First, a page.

Chronic Obstructive Pulmonary Disease (COPD) is a long-term disease that affects the health of the lungs in different ways. It is known as a progressive disease because it gets worse over time and causes shortness of breath.
Most people with COPD smoke or used to smoke, however up to 25% of people with COPD have never smoked. Long-term exposure to other lung irritants—such as polluted air, chemical fumes, or dust—can also contribute to this disease.
GENERAL INFORMATION TO UNDERSTAND COPD
In COPD, the amount of air moving in and out of the airways decreases for one or more of the following reasons:
- The bronchi and alveoli lose their elasticity.
- The walls that separate many of the alveoli are destroyed.
- The bronchi walls become thick and inflamed.
- The bronchi produce more mucus than normal and can become blocked.
At first, COPD may cause non or mild symptoms. As the disease worsens, the symptoms become more severe. Common signs and symptoms are:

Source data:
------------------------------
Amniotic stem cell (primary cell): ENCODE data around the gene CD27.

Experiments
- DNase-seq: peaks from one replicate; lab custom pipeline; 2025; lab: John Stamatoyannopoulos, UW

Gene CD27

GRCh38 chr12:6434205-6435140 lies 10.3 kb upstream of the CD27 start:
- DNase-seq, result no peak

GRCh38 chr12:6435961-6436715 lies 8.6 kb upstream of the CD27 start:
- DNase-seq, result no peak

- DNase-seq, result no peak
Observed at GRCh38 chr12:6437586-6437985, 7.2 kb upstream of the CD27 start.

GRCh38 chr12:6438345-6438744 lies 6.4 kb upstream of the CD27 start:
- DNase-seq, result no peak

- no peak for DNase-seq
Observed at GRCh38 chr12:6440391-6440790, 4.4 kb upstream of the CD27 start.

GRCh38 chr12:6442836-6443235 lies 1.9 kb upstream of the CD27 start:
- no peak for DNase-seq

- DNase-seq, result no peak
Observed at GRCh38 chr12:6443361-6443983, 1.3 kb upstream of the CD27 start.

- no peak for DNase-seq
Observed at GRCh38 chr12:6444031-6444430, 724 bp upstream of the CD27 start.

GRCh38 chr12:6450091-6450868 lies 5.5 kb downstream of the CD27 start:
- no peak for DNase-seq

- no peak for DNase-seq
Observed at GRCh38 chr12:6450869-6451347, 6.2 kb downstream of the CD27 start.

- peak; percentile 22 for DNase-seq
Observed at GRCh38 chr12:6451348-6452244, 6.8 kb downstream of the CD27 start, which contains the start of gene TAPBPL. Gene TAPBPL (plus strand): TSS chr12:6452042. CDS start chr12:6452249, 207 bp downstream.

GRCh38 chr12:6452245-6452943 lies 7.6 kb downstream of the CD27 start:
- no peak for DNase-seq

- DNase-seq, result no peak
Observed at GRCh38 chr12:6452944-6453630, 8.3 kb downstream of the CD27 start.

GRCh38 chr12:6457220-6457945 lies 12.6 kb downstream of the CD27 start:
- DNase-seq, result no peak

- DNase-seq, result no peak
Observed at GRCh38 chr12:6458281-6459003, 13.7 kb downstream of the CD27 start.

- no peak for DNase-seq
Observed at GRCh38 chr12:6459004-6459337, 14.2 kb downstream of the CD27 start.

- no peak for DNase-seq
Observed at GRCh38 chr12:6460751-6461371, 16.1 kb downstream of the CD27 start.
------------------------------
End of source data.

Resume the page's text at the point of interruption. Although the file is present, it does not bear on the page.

- Persistent cough or cough that produces a lot of mucus (phlegm) known as “smoker’s cough”.
- Shortness of breath, especially during physical activity.
- Wheezing when breathing.
- Chest pressure.
If you have a persistent cough, it’s important to tell your doctor how long you’ve had it, how much you cough, and how much mucus you cough up. Also tell him or her if there are other people with COPD in your family.
Your doctor will examine you and listen to your chest with a stethoscope for wheezing (whistling or screeching when you breathe) or other abnormal sounds. He or she may also recommend one or more tests to diagnose COPD, such as:
- Chest x-ray
- Computed tomography of the chest.
- Arterial blood gas analysis.
COPD AND THE WORLD
Chronic Obstructive Pulmonary Disease (COPD) is a chronic and highly disabling respiratory disease that affects more than 600 million people and ranks fourth as a cause of death worldwide.
In Mexico, the problem occurs in two specific groups of the population: smokers and, to a lesser degree, in women who cook with firewood. This disease’s main symptom is difficulty breathing and occurs after the first 10 years of tobacco addiction consuming 10 or more cigarettes per day, because unlike other organs, the lung degenerates rapidly. Therefore, the person who smokes accelerates this lung function degeneration process. However, this disease’s genetic predisposition is very important.
For pulmonologists (specialists in lung diseases), the main thing is to achieve an accurate diagnosis and effective treatment for patients and thus a better quality of life through the use of new medications and pulmonary rehabilitation.
With information from the National Heart, Lung and Blood Institute